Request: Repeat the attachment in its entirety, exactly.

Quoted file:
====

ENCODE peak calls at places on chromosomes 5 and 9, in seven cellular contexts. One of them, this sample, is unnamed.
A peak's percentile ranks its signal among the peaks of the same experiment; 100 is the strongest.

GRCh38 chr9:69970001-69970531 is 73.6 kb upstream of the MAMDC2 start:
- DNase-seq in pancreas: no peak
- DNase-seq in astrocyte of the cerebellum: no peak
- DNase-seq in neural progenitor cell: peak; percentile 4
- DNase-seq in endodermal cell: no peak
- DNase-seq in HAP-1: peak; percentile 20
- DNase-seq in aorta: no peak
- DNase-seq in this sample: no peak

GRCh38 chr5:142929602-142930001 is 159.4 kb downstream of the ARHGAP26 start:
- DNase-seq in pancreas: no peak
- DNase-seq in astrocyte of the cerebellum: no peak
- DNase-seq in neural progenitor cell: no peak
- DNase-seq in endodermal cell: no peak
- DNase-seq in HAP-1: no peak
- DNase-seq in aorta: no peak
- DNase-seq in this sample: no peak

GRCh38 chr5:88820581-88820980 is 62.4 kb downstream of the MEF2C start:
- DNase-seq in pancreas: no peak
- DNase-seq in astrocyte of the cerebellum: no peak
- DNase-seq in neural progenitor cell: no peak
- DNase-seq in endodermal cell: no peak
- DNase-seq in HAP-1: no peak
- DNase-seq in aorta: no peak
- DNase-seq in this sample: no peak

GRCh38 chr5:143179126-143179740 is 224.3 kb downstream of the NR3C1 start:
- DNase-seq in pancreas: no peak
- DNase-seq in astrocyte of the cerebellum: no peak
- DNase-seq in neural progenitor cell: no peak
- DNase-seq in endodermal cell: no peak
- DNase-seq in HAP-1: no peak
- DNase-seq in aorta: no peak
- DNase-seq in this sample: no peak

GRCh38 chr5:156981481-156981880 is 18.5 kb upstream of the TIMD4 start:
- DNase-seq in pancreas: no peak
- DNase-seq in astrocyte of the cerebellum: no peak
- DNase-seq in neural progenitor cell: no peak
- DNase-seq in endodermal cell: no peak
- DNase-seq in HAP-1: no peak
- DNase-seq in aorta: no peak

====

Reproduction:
ENCODE peak calls at places on chromosomes 5 and 9, in seven cellular contexts. One of them, this sample, is unnamed.
A peak's percentile ranks its signal among the peaks of the same experiment; 100 is the strongest.

GRCh38 chr9:69970001-69970531 is 73.6 kb upstream of the MAMDC2 start:
- DNase-seq in pancreas: no peak
- DNase-seq in astrocyte of the cerebellum: no peak
- DNase-seq in neural progenitor cell: peak; percentile 4
- DNase-seq in endodermal cell: no peak
- DNase-seq in HAP-1: peak; percentile 20
- DNase-seq in aorta: no peak
- DNase-seq in this sample: no peak

GRCh38 chr5:142929602-142930001 is 159.4 kb downstream of the ARHGAP26 start:
- DNase-seq in pancreas: no peak
- DNase-seq in astrocyte of the cerebellum: no peak
- DNase-seq in neural progenitor cell: no peak
- DNase-seq in endodermal cell: no peak
- DNase-seq in HAP-1: no peak
- DNase-seq in aorta: no peak
- DNase-seq in this sample: no peak

GRCh38 chr5:88820581-88820980 is 62.4 kb downstream of the MEF2C start:
- DNase-seq in pancreas: no peak
- DNase-seq in astrocyte of the cerebellum: no peak
- DNase-seq in neural progenitor cell: no peak
- DNase-seq in endodermal cell: no peak
- DNase-seq in HAP-1: no peak
- DNase-seq in aorta: no peak
- DNase-seq in this sample: no peak

GRCh38 chr5:143179126-143179740 is 224.3 kb downstream of the NR3C1 start:
- DNase-seq in pancreas: no peak
- DNase-seq in astrocyte of the cerebellum: no peak
- DNase-seq in neural progenitor cell: no peak
- DNase-seq in endodermal cell: no peak
- DNase-seq in HAP-1: no peak
- DNase-seq in aorta: no peak
- DNase-seq in this sample: no peak

GRCh38 chr5:156981481-156981880 is 18.5 kb upstream of the TIMD4 start:
- DNase-seq in pancreas: no peak
- DNase-seq in astrocyte of the cerebellum: no peak
- DNase-seq in neural progenitor cell: no peak
- DNase-seq in endodermal cell: no peak
- DNase-seq in HAP-1: no peak
- DNase-seq in aorta: no peak